Cover image for The sheltering sky ; Let it come down ; The spider's house
Title:
The sheltering sky ; Let it come down ; The spider's house
Author:
Bowles, Paul, 1910-1999.
Personal Author:
Uniform Title:
Novels. Selections
Publication Information:
New York : Library of America : Distributed to the trade in the U.S. by Penguin Putnam, [2002]

©2002
Physical Description:
938 pages ; 21 cm.
Language:
English
Contents:
The sheltering sky -- Let it come down -- The spider's house.
ISBN:
9781931082198
Format :
Book

Available:*

Library
Call Number
Material Type
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PS3552.O874 A6 2002 Adult Non-Fiction Non-Fiction Area
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PS3552.O874 A6 2002 Adult Non-Fiction Central Closed Stacks
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X Adult Fiction Classics
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On Order

Summary

Summary

Paul Bowles had already established himself as an important American composer when, at the age of thirty-eight, he published The Sheltering Sky and became widely recognized as one of the most powerful writers of the postwar period. By the time of his death in 1999 he had become a unique and legendary figure in modern literary culture. From his base in Tangier he produced novels, stories, and travel writings in which exquisite surfaces and violent undercurrents mingle.

This Library of America volume, containing his first three novels, with its companion Collected Stories and Later Writings , is the first annotated edition of Bowles's work, offering the full range of his literary achievement: the portrait of an outsider who was one of the essential American writers of the last half century.

The Sheltering Sky (1949), which remains Bowles's most celebrated work, describes the unraveling of a young, sophisticated, and adventuresome married couple as they make their way into the Sahara. In a prose style of meticulous calm and stunning visual precision, Bowles tracks Port and Kit Moresby on a journey through the desert that culminates in death and madness.

In Let It Come Down (1952), Bowles plots the doomed trajectory of Nelson Dyar, a New York bank teller who comes to Tangier in search of a different life and ends up giving in to his darkest impulses. Rich in descriptions of the corruption and decadence of the International Zone in the last days before Moroccan independence, Bowles's second novel is an alternately comic and horrific account of a descent into nihilism.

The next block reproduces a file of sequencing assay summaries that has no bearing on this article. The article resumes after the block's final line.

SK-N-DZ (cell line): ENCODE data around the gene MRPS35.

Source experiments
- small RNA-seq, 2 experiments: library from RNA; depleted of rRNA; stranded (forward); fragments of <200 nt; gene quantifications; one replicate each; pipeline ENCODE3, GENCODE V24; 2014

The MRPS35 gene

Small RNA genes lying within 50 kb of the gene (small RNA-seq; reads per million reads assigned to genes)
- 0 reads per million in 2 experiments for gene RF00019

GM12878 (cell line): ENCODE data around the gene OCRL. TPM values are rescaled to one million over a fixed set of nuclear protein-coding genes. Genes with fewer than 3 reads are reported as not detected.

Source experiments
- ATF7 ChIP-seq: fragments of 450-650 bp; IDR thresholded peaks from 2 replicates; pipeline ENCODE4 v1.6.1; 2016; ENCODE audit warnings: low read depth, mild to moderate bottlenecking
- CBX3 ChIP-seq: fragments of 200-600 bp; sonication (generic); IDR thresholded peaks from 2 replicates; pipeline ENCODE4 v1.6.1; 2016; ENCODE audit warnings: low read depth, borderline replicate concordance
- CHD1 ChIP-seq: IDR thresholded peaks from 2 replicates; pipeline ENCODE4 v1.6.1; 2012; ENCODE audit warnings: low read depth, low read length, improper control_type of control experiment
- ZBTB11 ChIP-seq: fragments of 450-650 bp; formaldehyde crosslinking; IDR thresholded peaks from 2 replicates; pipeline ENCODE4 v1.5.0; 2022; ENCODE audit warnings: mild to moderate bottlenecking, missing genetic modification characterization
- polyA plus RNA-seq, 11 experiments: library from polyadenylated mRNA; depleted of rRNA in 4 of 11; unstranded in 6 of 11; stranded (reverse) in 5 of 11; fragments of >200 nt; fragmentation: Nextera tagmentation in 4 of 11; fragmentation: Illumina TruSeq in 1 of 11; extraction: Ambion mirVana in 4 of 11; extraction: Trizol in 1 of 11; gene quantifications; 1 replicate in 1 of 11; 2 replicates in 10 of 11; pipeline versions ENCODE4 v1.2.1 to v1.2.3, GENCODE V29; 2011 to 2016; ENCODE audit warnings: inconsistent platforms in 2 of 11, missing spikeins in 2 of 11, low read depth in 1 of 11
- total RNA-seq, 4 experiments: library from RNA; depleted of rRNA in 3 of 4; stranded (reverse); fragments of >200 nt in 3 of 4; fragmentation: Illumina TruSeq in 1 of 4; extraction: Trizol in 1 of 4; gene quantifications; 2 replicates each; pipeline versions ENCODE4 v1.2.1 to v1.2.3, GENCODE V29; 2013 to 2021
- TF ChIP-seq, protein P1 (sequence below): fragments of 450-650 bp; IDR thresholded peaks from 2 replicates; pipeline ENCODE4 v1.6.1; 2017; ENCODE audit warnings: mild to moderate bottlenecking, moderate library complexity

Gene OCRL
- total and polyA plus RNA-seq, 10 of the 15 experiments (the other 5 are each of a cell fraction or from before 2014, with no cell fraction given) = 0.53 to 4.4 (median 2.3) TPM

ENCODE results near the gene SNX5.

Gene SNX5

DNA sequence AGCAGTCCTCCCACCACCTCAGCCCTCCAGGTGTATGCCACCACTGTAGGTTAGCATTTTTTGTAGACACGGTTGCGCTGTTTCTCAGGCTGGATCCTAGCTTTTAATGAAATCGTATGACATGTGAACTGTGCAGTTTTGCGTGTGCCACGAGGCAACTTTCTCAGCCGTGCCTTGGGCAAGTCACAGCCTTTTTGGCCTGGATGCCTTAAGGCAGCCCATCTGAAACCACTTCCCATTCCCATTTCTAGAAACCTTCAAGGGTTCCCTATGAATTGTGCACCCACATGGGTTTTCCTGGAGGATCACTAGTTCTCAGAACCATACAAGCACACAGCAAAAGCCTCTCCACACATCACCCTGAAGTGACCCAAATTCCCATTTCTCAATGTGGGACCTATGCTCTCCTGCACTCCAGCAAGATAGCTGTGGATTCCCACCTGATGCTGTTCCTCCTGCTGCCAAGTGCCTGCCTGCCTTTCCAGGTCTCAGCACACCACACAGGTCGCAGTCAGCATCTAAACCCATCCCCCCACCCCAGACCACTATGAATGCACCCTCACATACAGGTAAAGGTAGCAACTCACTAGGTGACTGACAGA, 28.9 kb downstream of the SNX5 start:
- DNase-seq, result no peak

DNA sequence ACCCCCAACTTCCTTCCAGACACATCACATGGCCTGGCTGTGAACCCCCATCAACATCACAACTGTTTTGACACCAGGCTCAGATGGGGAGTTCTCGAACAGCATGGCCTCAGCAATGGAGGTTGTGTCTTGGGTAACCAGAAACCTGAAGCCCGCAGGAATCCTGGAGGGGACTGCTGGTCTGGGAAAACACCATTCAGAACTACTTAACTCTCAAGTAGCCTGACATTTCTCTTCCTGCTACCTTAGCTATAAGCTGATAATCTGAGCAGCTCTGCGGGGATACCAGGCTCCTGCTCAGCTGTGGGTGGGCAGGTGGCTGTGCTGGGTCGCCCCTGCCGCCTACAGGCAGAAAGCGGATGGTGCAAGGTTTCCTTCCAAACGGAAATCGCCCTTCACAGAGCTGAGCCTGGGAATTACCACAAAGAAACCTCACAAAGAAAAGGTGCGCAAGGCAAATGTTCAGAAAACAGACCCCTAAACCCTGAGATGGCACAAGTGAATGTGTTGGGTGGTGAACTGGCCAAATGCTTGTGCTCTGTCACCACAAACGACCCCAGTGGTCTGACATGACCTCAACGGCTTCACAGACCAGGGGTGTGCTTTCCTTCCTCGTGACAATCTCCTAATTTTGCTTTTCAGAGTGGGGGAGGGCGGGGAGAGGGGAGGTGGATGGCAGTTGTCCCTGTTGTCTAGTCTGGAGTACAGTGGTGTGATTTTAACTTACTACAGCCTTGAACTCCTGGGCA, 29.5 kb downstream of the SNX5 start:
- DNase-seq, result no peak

The Spider's House (1955), the longest and most complex of Bowles's novels, is set against the end of French rule in Morocco. Its characters--ranging from a Moroccan boy gifted with spiritual healing power to an American writer who regrets the passing of traditional ways--are caught up in the clash between colonial and nationalist factions, and are forced to confront cultural gulfs widened by political violence.

Bowles--who once told an interviewer, "I've always wanted to get as far as possible from the place where I was born"--charts the collisions between "civilized" exiles and unfamiliar societies that they can never really grasp. In fiction of slowly gathering menace, he achieves effects of horror and dislocation with an elegantly spare style and understated wit.

LIBRARY OF AMERICA is an independent nonprofit cultural organization founded in 1979 to preserve our nation's literary heritage by publishing, and keeping permanently in print, America's best and most significant writing. The Library of America series includes more than 300 volumes to date, authoritative editions that average 1,000 pages in length, feature cloth covers, sewn bindings, and ribbon markers, and are printed on premium acid-free paper that will last for centuries.


Author Notes

Paul Bowles had already established himself as an important American composer when, at the age of 38, he published The Sheltering Sky and became widely recognized as one of the most powerful writers of the postwar period. An American expatriate who spent most of the last five decades of his life in Tangier, he produced novels, stories, and travel writings in which exquisite surfaces and violent undercurrents mingle.


Reviews 2

Library Journal Review

Though mostly associated with Tangiers, Bowles was born in Queens, NY, so his works qualify for inclusion in the Library of America. The publisher claims these are the first annotated editions of Bowles's works available. Along with the novels volume, Stories includes "The Delicate Prey," "A Hundred Camels in the Courtyard," "The Time of Friendship," "Things Gone and Things Still Here," "Their Heads Are Green and Their Hands Are Blue," among many others. (c) Copyright 2010. Library Journals LLC, a wholly owned subsidiary of Media Source, Inc. No redistribution permitted.


Choice Review

This timely volume (published at a time when Muslim and Western cultures are again in conflict) and its companion Collected Stories and Later Writings (2002) are the definitive collection of composer-writer Paul Bowles' literary treasures. Bowles had already become a major American composer by the time he published his masterwork, The Sheltering Sky (1949), written when he was 38 and in permanent exile in Tangier. The work chronicles a married couple's journey through the Sahara to death and madness. Let It Come Down (1952) follows a New York bank clerk into the nihilism of Morocco as that country achieves independence. The Spider's House (1955) documents the end of French rule in Morocco by following the chaos experienced by an American writer and several Moroccan characters. Bowles' trademark as a novelist is his postmodern conceptualizing of fiction in terms of music (syncopation, counterpoint). All academic and public libraries will want to acquire this volume and its companion. Q. Grigg emeritus, Hamline University